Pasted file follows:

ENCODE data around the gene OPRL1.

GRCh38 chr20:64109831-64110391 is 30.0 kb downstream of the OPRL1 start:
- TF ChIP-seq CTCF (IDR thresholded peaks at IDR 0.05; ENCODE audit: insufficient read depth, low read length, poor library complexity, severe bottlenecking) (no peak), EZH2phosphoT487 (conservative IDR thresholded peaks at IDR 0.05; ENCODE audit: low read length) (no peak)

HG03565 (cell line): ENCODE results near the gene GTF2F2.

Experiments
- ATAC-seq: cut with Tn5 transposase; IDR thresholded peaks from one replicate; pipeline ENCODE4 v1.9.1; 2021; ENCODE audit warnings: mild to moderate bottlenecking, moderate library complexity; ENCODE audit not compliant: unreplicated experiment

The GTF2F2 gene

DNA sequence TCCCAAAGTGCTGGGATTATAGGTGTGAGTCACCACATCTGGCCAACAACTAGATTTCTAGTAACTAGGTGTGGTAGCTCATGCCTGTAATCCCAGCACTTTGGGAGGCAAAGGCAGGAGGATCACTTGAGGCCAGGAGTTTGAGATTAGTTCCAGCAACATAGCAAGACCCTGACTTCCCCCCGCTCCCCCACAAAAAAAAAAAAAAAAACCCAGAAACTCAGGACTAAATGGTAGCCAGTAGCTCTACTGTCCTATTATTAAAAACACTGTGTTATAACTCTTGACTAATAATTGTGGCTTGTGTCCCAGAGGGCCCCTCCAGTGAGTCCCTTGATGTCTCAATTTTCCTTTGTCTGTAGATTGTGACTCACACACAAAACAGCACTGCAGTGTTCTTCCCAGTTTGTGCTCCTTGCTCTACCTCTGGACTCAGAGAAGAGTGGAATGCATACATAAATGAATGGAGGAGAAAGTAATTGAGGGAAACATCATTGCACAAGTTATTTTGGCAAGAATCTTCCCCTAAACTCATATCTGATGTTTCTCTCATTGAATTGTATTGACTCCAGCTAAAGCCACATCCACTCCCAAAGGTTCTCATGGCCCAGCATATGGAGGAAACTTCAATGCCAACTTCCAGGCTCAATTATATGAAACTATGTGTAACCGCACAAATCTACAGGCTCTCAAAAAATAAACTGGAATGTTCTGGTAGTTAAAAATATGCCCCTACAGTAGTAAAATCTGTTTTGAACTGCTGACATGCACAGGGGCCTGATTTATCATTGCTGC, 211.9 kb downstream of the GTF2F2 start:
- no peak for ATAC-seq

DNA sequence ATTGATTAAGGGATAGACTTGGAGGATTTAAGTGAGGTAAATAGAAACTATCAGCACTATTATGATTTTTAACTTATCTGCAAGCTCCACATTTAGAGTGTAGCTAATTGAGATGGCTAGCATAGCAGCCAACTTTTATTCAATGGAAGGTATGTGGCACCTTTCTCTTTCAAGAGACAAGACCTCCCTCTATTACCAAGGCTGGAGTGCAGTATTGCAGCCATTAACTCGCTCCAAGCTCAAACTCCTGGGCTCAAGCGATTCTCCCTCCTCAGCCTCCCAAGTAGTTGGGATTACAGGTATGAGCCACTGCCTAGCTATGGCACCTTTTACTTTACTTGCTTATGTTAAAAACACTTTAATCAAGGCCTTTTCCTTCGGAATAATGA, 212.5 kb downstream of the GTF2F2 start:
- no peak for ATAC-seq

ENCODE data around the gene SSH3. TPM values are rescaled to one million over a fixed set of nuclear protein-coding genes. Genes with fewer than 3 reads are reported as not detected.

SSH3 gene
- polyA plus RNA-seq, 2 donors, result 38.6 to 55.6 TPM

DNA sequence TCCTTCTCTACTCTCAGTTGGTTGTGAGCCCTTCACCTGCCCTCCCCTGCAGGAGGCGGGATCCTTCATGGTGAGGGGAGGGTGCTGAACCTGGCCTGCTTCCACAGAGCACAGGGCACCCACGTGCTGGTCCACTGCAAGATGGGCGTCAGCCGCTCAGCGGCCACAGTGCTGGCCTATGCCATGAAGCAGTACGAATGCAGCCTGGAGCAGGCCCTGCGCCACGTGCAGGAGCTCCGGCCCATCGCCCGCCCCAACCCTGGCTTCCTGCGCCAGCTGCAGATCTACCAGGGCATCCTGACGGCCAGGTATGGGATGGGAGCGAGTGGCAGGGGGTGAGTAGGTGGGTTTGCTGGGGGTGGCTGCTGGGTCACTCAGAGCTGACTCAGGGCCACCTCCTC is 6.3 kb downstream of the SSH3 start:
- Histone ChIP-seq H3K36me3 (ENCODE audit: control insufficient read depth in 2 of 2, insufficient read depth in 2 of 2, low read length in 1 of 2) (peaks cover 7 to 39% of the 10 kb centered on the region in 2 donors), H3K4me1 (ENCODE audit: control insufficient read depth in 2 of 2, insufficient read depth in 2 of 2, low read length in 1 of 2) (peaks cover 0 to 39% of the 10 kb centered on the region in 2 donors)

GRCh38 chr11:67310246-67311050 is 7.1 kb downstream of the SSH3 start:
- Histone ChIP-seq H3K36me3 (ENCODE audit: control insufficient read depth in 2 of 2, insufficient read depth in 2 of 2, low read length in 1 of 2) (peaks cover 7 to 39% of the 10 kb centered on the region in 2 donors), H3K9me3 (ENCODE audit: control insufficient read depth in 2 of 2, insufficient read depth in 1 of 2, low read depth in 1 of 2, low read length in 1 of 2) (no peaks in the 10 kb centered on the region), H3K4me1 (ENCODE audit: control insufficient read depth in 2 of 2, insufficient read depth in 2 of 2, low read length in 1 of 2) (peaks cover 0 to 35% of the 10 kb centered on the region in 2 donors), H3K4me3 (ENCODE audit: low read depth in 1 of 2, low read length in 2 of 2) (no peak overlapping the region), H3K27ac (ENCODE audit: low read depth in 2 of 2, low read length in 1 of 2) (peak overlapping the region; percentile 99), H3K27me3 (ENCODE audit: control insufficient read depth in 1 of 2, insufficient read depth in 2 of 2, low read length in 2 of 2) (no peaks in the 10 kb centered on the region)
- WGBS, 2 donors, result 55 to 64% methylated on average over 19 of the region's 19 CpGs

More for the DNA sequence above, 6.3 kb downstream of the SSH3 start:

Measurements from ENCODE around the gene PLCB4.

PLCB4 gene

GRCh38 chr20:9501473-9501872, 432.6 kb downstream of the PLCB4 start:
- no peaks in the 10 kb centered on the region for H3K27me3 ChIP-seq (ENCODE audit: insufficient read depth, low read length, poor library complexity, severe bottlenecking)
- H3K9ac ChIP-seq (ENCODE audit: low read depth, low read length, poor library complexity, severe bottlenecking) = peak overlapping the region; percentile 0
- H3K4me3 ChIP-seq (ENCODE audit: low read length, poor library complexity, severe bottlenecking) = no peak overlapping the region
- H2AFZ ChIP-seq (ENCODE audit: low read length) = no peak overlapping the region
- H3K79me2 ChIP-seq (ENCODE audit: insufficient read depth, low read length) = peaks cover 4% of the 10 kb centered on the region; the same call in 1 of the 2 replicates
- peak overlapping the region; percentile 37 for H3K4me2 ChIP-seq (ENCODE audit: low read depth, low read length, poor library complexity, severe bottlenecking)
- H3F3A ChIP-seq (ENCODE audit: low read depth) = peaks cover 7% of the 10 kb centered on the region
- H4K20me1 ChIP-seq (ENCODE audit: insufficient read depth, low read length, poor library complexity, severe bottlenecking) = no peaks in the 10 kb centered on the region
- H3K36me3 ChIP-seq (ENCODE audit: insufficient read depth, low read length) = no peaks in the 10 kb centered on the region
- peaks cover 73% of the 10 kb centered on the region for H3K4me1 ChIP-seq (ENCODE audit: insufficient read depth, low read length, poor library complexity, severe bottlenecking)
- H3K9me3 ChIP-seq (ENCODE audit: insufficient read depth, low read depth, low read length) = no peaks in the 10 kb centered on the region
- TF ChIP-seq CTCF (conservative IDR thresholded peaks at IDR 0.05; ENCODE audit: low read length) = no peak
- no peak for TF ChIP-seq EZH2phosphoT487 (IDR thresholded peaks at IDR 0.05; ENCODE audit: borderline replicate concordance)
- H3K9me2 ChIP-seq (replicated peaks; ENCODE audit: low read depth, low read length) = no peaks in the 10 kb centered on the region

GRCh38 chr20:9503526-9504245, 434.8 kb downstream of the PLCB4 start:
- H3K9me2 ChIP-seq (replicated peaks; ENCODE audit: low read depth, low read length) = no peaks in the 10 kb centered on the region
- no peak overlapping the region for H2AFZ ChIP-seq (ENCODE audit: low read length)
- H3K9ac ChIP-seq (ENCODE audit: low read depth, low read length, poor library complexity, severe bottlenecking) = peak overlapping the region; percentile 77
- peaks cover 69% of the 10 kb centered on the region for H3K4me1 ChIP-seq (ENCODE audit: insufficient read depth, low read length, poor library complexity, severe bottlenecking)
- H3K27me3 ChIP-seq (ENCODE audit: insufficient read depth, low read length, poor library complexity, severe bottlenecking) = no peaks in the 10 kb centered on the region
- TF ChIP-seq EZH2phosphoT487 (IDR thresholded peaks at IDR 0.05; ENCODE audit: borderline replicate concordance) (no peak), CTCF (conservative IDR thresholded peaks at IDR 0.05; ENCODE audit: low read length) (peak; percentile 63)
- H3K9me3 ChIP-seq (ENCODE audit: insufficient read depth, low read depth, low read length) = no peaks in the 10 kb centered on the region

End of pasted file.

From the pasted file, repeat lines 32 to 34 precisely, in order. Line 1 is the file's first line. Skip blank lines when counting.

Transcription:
- H3K36me3 ChIP-seq (ENCODE audit: insufficient read depth, low read length) = no peaks in the 10 kb centered on the region
- peaks cover 73% of the 10 kb centered on the region for H3K4me1 ChIP-seq (ENCODE audit: insufficient read depth, low read length, poor library complexity, severe bottlenecking)
- H3K9me3 ChIP-seq (ENCODE audit: insufficient read depth, low read depth, low read length) = no peaks in the 10 kb centered on the region